RENO, Nev. -- The job market seems to be improving nationwide and in Nevada, but for teenagers looking to gain work experience this summer, it still looks bleak. For those vying for their first job, it may be a little late in the game, but local employers say there's still hope.
"You ask a kid oh how their summer's going and most of the time they say, 'It's boring, there's nothing to do!'" Wild Waters Director of Operations Joe Frock said.
Boredom is one of the driving factors leading many teens to take a shot at employment, but it won't be easy.
"A skilled worker is willing to take a lesser job," Frock said. "Sometimes that takes away from entry level jobs that kids can get."
According to the Bureau of Labor, teen unemployment in Nevada is 25.6%, which is more than triple the nation's jobless rate of 7.6%.
Luckily for 16-year-old Chloe Chism, she landed her first job on the first try.
"I was very persistent with keeping in touch with [the manager] and always being polite and calling," she said.
Chism wanted to work in retail because she loves clothes and says having work experience will look good on college applications.
"If they see that you get a job at a young age, then they know that you set high goals for yourself and you're a go-getter," she said. "I was just really scared I was going to be overlooked because it was my first job. "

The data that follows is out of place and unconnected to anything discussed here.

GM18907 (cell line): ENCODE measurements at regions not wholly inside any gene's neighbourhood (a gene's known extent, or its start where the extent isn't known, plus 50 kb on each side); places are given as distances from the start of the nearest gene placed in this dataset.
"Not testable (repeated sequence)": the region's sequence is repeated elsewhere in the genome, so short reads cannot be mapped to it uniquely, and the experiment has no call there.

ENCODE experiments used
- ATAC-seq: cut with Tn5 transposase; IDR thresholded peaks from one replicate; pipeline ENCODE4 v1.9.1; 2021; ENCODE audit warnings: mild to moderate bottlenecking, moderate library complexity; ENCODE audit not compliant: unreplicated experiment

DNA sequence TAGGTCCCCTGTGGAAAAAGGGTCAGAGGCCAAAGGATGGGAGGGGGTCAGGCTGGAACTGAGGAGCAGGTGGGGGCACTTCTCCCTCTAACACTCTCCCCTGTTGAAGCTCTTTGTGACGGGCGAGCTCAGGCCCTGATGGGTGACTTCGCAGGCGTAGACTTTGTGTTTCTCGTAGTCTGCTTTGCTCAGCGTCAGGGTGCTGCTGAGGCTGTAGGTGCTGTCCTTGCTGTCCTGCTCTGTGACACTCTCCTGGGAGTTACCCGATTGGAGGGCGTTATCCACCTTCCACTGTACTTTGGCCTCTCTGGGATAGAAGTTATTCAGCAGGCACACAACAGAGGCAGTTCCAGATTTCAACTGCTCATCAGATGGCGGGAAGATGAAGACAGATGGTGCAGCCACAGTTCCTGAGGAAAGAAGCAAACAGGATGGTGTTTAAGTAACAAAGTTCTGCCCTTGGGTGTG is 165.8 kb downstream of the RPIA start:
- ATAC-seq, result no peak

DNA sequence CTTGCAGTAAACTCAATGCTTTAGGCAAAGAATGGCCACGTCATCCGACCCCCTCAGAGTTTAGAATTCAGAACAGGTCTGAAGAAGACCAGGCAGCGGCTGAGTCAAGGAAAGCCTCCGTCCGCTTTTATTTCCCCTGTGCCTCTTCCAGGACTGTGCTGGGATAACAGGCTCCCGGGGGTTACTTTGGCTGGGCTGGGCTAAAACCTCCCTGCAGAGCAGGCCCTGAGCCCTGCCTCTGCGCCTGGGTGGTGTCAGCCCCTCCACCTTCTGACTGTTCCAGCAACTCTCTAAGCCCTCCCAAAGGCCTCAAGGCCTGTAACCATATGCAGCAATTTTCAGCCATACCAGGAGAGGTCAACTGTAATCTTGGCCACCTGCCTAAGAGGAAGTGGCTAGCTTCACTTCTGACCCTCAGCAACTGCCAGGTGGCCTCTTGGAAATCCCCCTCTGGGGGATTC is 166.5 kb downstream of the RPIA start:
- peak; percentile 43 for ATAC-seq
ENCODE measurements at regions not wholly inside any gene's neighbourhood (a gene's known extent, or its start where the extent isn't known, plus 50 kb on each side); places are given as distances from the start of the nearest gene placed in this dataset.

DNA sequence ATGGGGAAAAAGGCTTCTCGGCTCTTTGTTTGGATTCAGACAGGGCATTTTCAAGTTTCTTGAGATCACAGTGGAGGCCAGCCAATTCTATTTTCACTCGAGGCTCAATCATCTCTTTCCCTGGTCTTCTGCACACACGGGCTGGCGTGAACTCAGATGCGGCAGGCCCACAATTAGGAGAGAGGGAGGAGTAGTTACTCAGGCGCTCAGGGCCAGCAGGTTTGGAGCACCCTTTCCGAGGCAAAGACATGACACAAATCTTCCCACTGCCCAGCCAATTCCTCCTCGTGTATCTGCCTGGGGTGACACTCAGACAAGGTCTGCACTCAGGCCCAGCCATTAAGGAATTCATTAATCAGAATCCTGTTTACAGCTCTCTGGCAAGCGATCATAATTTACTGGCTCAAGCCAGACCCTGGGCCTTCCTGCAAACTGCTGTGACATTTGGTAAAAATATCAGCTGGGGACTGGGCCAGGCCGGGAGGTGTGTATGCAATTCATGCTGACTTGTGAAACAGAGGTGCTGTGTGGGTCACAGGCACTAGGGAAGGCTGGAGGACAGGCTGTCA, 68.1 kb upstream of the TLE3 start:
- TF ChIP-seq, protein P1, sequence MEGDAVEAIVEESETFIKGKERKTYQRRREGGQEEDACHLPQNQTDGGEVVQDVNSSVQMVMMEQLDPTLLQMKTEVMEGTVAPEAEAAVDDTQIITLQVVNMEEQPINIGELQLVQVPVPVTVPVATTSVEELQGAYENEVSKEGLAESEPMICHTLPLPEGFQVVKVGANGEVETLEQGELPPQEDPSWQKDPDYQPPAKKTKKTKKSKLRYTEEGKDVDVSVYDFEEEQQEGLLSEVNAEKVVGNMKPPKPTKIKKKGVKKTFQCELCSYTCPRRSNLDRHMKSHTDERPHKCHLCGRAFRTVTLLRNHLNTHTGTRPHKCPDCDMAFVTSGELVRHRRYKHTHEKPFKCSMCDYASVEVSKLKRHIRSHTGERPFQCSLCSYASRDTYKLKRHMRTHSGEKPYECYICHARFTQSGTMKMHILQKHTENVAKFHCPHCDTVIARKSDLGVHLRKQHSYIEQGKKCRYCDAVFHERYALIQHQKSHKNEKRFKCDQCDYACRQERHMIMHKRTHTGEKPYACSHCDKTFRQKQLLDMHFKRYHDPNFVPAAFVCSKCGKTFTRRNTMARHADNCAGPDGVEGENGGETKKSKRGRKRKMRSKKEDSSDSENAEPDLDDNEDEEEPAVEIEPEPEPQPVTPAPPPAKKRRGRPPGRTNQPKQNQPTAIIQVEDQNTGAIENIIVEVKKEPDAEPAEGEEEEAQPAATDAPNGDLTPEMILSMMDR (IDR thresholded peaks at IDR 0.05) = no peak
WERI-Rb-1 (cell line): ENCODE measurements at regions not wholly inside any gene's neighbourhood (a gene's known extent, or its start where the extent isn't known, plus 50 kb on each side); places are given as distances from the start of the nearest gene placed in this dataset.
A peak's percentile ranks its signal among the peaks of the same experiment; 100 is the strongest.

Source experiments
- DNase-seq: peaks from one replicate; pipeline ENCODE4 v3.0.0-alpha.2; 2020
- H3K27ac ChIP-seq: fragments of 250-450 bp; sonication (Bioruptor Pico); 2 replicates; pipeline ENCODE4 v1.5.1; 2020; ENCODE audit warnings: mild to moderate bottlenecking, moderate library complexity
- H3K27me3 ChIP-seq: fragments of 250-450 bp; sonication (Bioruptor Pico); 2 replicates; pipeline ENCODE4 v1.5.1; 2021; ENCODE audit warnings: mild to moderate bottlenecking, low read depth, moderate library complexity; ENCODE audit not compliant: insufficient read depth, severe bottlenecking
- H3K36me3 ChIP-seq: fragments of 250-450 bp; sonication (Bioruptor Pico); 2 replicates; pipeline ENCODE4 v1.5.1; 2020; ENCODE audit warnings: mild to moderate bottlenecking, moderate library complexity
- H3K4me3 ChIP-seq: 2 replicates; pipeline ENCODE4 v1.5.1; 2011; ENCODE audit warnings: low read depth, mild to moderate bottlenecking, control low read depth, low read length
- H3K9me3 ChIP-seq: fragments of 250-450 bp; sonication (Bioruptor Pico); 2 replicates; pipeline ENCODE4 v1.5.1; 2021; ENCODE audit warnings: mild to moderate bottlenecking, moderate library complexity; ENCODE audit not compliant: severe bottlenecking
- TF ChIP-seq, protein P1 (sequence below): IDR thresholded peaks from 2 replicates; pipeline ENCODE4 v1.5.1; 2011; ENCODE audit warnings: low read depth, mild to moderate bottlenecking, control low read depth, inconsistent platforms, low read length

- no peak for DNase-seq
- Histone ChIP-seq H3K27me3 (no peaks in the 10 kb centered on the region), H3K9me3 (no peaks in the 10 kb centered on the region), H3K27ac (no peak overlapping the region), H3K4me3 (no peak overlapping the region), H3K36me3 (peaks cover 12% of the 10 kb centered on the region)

However, many employers say they aren't necessarily looking for experience, but attitude.
"Teens expect things to just come their way; they don't try their hardest to get what they need," Sara Engebretson, Plato's Closet manager, said. "We've found that hiring people looking for their first job are more apt to wanting to listen and learn things; they're not stuck in their ways."
Schools in Washoe County will start the academic year a little earlier this year, August 12. The shortened summer will make it harder for teens to find jobs.
"It feels so good, especially once you get your first paycheck. It's like 'oh my gosh yes,'" Chism said. "All your hard work definitely pays off and it feels really good to have your first job and to know that you are on your way."
Experts say 80% of jobs go unlisted, so the best thing to do is brush up your networking skills. Instead of talking about yourself to a potential employer, have a conversation with them and see how you can support their needs.
Chism did just that. She started applying for summer employment in March and was hired almost instantly. She says she let her personality speak for itself.
"Working somewhere is better than working nowhere."